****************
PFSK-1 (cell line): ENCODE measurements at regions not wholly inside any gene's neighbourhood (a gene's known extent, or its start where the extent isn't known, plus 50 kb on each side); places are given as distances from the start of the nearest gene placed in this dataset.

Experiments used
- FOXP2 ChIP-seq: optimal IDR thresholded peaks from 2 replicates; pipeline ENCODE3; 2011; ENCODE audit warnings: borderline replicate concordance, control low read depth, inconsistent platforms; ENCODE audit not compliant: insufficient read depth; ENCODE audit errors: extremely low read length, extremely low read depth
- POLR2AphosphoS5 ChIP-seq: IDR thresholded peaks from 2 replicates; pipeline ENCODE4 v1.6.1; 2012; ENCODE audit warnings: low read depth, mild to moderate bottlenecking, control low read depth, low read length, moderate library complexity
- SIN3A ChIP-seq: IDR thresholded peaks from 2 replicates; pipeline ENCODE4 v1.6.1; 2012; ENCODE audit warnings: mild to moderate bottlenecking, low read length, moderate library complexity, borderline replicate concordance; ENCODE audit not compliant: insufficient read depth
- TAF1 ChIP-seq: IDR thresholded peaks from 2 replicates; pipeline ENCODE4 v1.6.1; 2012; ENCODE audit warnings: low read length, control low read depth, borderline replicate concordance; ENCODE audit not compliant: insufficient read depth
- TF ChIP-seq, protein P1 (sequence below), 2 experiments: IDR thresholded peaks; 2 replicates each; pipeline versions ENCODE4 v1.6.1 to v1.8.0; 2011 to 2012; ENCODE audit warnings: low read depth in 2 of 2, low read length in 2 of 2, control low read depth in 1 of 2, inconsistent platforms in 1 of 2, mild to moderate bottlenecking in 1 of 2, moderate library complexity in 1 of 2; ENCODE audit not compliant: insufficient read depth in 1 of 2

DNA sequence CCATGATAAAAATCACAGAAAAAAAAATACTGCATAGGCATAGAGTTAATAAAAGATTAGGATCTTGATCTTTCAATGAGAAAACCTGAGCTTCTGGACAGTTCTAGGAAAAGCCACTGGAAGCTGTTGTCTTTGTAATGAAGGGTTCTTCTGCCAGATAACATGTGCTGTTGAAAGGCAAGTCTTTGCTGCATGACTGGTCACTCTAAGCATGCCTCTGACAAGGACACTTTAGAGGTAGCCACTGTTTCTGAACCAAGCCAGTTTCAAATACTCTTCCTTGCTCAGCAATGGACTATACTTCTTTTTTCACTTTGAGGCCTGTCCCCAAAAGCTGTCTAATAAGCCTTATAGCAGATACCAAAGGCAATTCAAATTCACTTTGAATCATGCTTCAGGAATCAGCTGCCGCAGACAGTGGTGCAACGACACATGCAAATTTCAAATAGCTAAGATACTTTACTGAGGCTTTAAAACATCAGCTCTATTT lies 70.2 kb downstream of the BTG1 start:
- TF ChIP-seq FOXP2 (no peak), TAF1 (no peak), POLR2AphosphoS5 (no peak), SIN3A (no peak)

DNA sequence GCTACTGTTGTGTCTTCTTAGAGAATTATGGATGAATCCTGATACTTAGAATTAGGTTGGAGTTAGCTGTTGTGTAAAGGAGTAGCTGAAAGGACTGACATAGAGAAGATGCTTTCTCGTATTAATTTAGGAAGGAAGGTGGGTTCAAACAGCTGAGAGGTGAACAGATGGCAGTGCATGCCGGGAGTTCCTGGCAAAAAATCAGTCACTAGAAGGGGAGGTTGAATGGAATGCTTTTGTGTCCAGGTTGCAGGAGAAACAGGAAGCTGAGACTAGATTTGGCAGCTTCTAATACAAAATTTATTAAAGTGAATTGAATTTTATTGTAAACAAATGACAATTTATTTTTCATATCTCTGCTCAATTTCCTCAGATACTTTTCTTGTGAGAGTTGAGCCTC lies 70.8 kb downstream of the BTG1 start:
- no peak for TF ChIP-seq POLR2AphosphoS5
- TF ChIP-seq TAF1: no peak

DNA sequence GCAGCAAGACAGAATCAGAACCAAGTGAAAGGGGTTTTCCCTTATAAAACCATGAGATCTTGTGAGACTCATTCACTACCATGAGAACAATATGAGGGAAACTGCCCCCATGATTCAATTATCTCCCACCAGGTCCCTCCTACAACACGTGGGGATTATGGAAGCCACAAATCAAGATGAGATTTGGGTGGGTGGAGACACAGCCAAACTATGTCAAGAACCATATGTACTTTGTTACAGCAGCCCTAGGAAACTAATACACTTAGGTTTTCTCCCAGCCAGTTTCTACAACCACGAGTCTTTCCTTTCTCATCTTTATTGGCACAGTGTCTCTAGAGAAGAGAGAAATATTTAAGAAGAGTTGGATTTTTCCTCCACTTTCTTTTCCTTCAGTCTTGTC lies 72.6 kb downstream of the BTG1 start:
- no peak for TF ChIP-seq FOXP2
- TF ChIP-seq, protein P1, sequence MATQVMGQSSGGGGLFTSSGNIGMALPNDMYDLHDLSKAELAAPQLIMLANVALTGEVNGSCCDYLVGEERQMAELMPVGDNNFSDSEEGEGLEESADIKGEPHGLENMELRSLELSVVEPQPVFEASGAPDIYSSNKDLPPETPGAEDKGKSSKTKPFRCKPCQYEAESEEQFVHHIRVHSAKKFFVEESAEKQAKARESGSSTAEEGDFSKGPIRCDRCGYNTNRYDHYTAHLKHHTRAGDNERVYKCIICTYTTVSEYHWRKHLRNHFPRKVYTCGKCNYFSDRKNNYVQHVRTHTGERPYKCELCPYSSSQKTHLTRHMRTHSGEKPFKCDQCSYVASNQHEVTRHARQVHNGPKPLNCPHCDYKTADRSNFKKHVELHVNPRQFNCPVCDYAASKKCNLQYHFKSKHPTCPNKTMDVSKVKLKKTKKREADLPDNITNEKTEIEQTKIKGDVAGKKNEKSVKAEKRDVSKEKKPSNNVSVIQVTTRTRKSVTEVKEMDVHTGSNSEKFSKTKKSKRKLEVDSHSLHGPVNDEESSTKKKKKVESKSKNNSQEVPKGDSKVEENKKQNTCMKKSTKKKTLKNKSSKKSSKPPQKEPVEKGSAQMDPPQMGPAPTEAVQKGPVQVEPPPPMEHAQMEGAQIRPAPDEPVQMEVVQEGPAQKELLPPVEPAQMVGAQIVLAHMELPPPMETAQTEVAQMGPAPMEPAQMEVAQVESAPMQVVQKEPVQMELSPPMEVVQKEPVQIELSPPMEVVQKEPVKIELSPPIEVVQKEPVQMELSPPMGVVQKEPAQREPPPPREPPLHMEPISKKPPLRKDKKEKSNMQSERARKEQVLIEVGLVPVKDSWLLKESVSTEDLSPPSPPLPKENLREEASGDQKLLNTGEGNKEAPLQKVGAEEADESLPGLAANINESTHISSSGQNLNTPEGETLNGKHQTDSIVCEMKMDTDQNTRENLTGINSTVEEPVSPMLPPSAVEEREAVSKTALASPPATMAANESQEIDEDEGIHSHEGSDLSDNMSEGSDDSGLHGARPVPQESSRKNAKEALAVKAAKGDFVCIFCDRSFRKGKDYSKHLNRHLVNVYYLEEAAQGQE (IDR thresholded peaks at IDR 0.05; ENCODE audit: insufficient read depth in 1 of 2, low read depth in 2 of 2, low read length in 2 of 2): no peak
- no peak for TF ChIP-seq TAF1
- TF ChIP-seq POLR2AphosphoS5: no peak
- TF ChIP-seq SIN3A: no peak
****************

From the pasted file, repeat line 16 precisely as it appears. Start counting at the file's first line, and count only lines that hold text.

- no peak for TF ChIP-seq TAF1